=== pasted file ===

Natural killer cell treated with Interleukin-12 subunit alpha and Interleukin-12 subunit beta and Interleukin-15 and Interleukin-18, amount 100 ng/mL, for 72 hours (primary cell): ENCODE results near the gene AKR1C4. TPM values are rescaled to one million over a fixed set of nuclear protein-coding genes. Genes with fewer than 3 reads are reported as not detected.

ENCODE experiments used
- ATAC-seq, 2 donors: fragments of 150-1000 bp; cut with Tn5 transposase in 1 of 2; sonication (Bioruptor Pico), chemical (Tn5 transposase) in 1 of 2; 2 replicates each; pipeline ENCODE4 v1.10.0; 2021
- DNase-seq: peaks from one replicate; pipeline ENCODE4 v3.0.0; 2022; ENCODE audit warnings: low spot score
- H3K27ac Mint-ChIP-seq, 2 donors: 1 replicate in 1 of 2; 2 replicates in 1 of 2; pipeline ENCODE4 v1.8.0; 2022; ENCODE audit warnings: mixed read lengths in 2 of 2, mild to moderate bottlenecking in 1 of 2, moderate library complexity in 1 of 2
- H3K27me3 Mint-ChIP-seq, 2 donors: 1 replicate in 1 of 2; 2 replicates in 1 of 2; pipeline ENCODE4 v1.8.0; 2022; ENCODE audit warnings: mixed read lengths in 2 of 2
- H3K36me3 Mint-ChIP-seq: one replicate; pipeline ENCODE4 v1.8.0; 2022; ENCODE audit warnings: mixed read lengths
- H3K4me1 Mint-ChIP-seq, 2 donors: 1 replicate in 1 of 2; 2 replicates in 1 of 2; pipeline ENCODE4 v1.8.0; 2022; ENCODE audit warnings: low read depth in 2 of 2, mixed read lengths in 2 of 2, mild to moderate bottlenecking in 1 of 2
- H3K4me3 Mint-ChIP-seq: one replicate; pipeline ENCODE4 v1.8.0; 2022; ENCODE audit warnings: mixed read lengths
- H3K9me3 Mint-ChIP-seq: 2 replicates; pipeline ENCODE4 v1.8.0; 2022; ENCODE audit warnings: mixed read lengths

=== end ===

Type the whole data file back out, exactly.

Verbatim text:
Natural killer cell treated with Interleukin-12 subunit alpha and Interleukin-12 subunit beta and Interleukin-15 and Interleukin-18, amount 100 ng/mL, for 72 hours (primary cell): ENCODE results near the gene AKR1C4. TPM values are rescaled to one million over a fixed set of nuclear protein-coding genes. Genes with fewer than 3 reads are reported as not detected.

ENCODE experiments used
- ATAC-seq, 2 donors: fragments of 150-1000 bp; cut with Tn5 transposase in 1 of 2; sonication (Bioruptor Pico), chemical (Tn5 transposase) in 1 of 2; 2 replicates each; pipeline ENCODE4 v1.10.0; 2021
- DNase-seq: peaks from one replicate; pipeline ENCODE4 v3.0.0; 2022; ENCODE audit warnings: low spot score
- H3K27ac Mint-ChIP-seq, 2 donors: 1 replicate in 1 of 2; 2 replicates in 1 of 2; pipeline ENCODE4 v1.8.0; 2022; ENCODE audit warnings: mixed read lengths in 2 of 2, mild to moderate bottlenecking in 1 of 2, moderate library complexity in 1 of 2
- H3K27me3 Mint-ChIP-seq, 2 donors: 1 replicate in 1 of 2; 2 replicates in 1 of 2; pipeline ENCODE4 v1.8.0; 2022; ENCODE audit warnings: mixed read lengths in 2 of 2
- H3K36me3 Mint-ChIP-seq: one replicate; pipeline ENCODE4 v1.8.0; 2022; ENCODE audit warnings: mixed read lengths
- H3K4me1 Mint-ChIP-seq, 2 donors: 1 replicate in 1 of 2; 2 replicates in 1 of 2; pipeline ENCODE4 v1.8.0; 2022; ENCODE audit warnings: low read depth in 2 of 2, mixed read lengths in 2 of 2, mild to moderate bottlenecking in 1 of 2
- H3K4me3 Mint-ChIP-seq: one replicate; pipeline ENCODE4 v1.8.0; 2022; ENCODE audit warnings: mixed read lengths
- H3K9me3 Mint-ChIP-seq: 2 replicates; pipeline ENCODE4 v1.8.0; 2022; ENCODE audit warnings: mixed read lengths